Just south of Port Appin in Argyll is a coastal arch called Clach Tholl (in Gaelic, meaning ‘the rock with a hole in it’). But far from being washed by the waves, it stands a good 50 yards or so from the shore, well above the high tide mark.
So how did it get there?
At the end of the last Ice Age, about 11,000 years ago, the land was finally free of the heavy burden of ice.
Just like a piece of rubber rebounding after being squashed, the land slowly began to rise. The ice sheets were melting and sea levels were also rising, but the uplift in the land was far greater. As a result, some of Scotland’s beaches and coastal cliffs, including the arch of Clach Tholl, were left high and dry.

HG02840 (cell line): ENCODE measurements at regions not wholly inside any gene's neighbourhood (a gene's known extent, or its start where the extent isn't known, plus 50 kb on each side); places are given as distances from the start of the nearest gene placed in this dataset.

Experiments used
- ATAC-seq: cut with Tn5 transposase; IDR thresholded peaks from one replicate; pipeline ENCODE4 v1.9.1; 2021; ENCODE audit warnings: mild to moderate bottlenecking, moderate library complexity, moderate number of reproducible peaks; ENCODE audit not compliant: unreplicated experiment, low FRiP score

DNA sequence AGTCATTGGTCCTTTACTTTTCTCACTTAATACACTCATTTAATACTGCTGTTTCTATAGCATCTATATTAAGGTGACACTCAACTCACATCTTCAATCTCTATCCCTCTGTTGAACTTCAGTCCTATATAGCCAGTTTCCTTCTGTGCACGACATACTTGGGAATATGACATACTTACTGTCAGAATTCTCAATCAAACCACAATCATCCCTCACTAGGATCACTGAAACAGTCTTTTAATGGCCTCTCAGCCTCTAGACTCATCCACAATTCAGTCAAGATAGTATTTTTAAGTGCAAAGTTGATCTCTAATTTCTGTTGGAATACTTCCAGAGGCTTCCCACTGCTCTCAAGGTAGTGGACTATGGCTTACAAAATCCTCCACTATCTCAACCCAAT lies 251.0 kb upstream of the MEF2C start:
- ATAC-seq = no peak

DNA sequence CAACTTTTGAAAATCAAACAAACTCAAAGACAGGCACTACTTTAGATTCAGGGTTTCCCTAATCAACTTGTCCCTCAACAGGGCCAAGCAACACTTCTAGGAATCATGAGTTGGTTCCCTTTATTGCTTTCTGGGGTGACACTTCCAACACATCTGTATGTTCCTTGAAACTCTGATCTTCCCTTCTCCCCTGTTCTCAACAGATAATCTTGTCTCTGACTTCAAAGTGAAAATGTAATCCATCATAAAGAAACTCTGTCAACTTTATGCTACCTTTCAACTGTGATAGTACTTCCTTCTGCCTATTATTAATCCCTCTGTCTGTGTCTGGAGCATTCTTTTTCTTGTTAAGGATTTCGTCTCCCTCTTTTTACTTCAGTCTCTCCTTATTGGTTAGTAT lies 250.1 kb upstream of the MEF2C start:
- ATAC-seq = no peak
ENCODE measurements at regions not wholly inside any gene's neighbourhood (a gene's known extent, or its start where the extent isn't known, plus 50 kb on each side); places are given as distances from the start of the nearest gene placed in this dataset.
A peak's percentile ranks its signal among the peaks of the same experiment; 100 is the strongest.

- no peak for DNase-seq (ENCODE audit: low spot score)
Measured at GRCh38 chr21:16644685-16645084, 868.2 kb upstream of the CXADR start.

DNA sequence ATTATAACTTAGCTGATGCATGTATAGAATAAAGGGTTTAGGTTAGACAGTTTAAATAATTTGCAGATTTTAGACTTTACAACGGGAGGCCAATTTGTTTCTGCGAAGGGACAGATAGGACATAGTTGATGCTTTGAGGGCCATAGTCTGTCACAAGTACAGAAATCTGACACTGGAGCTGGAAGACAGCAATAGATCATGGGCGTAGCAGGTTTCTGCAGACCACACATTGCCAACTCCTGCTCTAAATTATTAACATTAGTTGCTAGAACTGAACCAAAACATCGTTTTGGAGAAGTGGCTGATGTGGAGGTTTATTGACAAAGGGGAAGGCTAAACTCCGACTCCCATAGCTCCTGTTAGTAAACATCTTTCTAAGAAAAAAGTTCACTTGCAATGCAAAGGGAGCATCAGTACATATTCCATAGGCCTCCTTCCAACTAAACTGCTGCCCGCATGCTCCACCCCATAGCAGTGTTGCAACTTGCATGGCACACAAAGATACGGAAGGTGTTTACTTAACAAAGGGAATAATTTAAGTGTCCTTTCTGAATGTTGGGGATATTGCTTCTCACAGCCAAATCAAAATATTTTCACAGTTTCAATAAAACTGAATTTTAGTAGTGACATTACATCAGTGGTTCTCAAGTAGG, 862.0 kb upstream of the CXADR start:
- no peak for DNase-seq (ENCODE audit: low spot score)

A few miles to the south, the Dog Stone (Clach a’Choin), is another example of the same process. The Dog Stone is an isolated sea stack just below Dunollie Castle near Oban. According to Celtic mythology, it is so named because this is where the warrior Fionn MacCumhail, leader of the legendary Fianna, would chain his dog, Bran. (This is the same Fionn MacCumhail who ate the salmon which had feasted on the hazelnuts of wisdom… you can read more Under the Hazel Tree!)
- Scottish Natural Heritage
- Joint Nature Conservation Committee
- Encyclopedia of the World’s Coastal Landforms
Photos copyright © Jo Woolf